As mentioned above, when the Kriging model is introduced into the structural FEMU, the Kriging model replaces the FEM to participate in optimization, and thus FRF model updating is fulfilled.

The main steps of model updating method based on Kriging model can be summarized as follows:Step 1: select the excitation point and measurement point and determinate the parameters to be modified.Step 2: generate initial sample points of the modified parameters by design of experiment (DOE).Step 3: run the finite element analysis program to compute the response of the sample points and construct the initial Kriging model.Step 4: find the point with the maximum RMSE of the current Kriging model by the Cuckoo algorithm and add it into the set of sample points.Step 5: compute the responses of the new sample points and update the initial Kriging model.Step 6: check whether the maximum number of new samples is satisfied. If it is, go to Step 7. Otherwise, go back to Step 4 and continue adding new points.Step 7: take equation (17) as the target; the updated Kriging model is used to replace the FEM to participate in optimization, and the modified values of parameters are obtained by the Cuckoo algorithm.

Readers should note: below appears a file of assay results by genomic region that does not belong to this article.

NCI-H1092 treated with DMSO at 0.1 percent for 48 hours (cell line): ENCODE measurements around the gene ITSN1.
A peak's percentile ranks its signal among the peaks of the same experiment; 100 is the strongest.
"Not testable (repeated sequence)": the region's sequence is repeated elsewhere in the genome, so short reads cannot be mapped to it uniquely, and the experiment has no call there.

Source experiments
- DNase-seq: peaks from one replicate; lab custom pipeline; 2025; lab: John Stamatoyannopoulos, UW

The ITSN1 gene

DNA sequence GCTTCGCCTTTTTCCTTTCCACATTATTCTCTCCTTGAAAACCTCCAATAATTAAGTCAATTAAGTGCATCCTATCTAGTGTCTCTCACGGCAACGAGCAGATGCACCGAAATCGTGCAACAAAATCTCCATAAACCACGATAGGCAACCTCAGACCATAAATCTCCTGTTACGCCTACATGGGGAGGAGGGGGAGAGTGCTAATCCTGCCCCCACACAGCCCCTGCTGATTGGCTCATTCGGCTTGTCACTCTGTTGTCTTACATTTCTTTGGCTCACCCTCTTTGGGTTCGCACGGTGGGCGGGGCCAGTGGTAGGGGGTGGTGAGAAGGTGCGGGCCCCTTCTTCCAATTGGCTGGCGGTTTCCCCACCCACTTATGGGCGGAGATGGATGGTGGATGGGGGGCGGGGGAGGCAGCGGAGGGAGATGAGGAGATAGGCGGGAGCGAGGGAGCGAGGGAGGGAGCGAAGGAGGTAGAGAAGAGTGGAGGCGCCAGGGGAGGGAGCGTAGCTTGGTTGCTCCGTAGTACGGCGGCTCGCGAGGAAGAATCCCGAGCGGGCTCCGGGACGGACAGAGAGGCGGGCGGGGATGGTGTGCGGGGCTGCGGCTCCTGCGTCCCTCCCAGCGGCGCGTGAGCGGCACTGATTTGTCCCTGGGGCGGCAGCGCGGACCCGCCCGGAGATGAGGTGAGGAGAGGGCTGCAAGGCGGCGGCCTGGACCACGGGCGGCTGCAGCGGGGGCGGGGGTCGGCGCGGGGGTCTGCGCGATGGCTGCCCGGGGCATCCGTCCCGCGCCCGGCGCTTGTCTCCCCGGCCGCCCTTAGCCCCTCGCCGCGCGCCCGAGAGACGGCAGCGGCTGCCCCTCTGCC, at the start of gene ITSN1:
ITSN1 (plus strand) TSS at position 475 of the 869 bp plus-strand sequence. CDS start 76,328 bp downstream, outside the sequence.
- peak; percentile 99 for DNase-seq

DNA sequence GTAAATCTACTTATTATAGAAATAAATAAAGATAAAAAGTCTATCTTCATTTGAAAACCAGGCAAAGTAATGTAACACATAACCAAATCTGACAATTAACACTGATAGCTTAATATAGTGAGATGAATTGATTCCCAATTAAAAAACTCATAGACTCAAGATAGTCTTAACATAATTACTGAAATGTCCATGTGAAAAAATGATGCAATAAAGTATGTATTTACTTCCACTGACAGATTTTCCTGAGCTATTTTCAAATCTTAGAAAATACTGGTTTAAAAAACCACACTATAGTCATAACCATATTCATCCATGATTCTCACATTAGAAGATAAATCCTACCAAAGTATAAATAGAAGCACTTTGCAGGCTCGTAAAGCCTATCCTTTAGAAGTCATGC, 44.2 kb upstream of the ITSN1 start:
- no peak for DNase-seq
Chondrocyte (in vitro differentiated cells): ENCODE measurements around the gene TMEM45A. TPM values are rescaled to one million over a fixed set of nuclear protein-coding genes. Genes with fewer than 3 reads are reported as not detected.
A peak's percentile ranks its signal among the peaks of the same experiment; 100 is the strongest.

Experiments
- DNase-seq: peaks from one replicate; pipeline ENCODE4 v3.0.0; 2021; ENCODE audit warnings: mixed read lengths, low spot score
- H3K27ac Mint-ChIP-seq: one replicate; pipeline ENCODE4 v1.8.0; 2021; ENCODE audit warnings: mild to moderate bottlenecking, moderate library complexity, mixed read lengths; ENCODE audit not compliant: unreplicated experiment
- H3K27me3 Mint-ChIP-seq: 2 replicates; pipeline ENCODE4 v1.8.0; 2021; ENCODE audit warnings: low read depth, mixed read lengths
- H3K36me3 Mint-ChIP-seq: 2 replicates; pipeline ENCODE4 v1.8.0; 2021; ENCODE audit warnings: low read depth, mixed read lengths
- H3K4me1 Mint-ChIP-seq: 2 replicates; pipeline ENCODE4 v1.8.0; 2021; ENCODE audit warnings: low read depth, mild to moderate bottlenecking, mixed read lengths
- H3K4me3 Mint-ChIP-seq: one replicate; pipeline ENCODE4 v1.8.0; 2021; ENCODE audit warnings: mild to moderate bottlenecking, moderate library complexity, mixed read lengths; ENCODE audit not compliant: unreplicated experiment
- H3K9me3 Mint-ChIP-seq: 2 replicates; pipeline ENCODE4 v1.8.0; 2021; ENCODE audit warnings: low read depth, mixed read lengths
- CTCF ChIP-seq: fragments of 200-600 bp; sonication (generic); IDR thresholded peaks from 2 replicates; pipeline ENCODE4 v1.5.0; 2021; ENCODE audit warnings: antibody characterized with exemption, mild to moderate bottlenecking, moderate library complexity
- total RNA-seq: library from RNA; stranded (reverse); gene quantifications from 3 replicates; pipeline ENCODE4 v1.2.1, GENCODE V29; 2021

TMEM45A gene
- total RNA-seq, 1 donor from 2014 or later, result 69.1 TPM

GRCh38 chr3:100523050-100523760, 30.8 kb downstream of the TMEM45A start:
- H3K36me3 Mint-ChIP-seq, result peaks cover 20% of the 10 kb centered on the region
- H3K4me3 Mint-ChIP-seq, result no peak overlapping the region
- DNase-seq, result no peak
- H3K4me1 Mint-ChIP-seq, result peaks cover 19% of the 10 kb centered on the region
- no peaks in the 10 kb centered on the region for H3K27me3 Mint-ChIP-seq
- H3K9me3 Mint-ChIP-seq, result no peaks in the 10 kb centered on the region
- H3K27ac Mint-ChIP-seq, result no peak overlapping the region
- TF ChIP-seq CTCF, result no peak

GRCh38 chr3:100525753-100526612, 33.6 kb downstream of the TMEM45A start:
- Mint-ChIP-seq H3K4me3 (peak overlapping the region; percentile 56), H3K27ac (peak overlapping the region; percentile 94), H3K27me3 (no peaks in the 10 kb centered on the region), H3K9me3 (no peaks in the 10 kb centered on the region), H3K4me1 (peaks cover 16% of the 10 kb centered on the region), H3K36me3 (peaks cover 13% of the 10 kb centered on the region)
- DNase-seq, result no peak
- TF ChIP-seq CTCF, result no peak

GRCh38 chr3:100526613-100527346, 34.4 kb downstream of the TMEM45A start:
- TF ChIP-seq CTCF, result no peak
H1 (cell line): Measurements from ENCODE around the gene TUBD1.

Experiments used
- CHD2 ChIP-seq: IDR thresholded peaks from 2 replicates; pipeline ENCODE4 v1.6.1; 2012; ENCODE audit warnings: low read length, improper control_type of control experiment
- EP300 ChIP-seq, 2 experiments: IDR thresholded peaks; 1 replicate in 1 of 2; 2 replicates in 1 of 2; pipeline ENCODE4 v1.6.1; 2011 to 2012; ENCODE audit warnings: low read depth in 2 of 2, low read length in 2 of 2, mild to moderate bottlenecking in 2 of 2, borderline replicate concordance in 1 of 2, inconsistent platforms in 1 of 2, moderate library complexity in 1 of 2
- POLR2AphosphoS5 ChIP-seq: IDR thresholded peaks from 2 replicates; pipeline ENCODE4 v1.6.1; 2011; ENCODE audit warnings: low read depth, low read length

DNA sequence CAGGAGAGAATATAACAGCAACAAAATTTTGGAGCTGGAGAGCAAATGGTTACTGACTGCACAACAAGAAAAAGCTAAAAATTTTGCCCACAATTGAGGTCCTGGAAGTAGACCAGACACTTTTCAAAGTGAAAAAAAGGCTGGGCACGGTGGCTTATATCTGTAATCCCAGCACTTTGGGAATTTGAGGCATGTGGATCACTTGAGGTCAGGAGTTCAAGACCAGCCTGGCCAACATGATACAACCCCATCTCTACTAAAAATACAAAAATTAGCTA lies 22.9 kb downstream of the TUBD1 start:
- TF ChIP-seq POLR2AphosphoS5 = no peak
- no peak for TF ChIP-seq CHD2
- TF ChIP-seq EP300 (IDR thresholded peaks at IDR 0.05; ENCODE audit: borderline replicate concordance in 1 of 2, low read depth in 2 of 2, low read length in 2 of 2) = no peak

The flow chart of model updating is shown in Figure 2.

4. Numerical Example

A plane truss structure (Figure 3) is taken as an example to verify the model updating method. The truss has 14 nodes and 25 DOFs. The elasticity modulus of each bar element is 210 GPa and the density is . Select the first fourth modes as the modes of interest.

4.1. Selection of Excitation Points and Measurement Points

Modal participation criterion is used for selecting excitation points. Modal participation [24] is applied to evaluate the contribution of each DOF to the excitation modes of the structure. Modal participation can be expressed aswhere subscripts p and q denote the output DOFs and input DOFs, respectively; r represents number of modes; N0 represents the number of DOFs; and Apqi represents the residue.